Amdo

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Etymology[edit]

Borrowed from Tibetan ཨ༌མདོ (a mdo).

Pronunciation[edit]

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Proper noun[edit]

Amdo

The three traditional regions of Tibet.
  1. One of the three traditional regions of Tibet, the other two being Ü-Tsang and Kham.
    Tibetan province Amdo was the birthplace of the 14th Dalai Lama.
    • 1889, Sarat Chandra Dás, “Life of Sum-pa Khan-po, also styled Yeśos-Dpal-hbyor, the author of the Reḥumig (Chronological Table)”, in Journal of the Asiatic Society of Bengal[1], volume LVIII, number II, Calcutta, OCLC 1016373343, page 38:
      Rgyal-sras is said to have explained to him in a prophetic manner what he was destined to achieve and how he should proceed to Amdo, for the purpose of founding monasteries and temples there, and also for diffusing Buddhism in China.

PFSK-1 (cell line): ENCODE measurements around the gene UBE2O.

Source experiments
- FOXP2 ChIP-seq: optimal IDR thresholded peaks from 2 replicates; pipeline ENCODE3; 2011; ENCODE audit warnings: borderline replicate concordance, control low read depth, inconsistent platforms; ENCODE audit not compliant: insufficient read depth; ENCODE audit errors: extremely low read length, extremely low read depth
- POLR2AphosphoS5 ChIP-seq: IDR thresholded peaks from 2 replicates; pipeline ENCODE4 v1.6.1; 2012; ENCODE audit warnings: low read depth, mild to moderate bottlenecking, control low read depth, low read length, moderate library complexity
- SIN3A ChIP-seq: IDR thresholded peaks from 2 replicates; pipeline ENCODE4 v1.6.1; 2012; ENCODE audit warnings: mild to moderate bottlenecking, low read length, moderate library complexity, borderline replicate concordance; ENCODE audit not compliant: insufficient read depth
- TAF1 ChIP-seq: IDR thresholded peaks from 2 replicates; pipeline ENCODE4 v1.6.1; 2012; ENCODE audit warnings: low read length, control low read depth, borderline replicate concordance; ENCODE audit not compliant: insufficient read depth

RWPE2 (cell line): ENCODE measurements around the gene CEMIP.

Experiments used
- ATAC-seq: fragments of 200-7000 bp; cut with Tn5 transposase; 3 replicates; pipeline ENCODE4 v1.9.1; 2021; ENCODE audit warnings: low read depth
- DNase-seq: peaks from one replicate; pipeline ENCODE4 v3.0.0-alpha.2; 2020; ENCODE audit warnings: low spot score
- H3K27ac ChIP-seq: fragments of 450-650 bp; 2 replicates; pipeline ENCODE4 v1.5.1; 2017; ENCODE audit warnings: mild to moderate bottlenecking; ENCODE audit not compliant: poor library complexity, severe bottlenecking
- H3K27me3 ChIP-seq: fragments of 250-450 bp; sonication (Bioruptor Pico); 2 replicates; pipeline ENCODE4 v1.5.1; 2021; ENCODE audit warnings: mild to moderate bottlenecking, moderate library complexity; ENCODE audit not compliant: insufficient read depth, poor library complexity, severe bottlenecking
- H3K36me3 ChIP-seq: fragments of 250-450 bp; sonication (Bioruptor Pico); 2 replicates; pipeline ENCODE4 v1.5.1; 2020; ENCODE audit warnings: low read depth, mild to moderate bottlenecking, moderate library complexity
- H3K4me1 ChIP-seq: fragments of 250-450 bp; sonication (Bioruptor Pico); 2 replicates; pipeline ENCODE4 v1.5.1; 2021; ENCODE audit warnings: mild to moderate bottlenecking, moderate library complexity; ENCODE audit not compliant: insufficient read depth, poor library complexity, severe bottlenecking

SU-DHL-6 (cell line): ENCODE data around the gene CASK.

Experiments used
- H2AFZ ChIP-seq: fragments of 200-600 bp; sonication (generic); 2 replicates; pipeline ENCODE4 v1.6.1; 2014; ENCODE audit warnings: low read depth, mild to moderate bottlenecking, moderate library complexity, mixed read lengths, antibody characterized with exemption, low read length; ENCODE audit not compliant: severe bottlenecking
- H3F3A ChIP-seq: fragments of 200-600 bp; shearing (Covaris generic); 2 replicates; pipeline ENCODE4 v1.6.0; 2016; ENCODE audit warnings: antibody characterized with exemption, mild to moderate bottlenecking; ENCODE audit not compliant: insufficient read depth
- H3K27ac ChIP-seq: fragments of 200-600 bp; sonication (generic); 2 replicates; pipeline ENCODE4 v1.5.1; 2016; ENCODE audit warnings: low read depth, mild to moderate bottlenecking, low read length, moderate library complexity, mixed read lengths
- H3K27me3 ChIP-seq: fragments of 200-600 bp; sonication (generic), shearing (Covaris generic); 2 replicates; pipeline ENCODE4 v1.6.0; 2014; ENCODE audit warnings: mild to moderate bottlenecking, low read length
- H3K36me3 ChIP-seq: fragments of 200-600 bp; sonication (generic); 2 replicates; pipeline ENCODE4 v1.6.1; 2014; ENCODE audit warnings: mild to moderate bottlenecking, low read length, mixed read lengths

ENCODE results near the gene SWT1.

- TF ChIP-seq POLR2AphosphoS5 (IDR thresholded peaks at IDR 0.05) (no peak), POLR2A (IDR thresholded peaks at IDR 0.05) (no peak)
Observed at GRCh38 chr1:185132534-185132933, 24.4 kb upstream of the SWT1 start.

• 1979 March 8, “Tibetan Discontent Grows”, in Congressional Record[2], volume 25, number 4, Washington, D.C.: Government Publishing Office, page 4329:
      When the new reincarnation of the Dalai Lama was discovered in 1938 in Amdo Province a new reincarnation of the Panchen Lama was found in that same year and in the same province.
    • 1981, Tenzin Chodrak, “Seventeen Years in A Chinese Prison”, in SPEARhead[3], number 11, ISSN 0196-7428, OCLC 5897573, page 11:
      The inmates of this vast prison were mostly Chinese. We heard that there used to be 300 Tibetans, all from the Amdo region of Tibet, who were imprisoned for taking up arms against the Chinese around 1956-57. Of the 300 Tibetan prisoners only two were alive in the prison when we arrived.
  2. A county of Nagqu, Tibet Autonomous Region, China.

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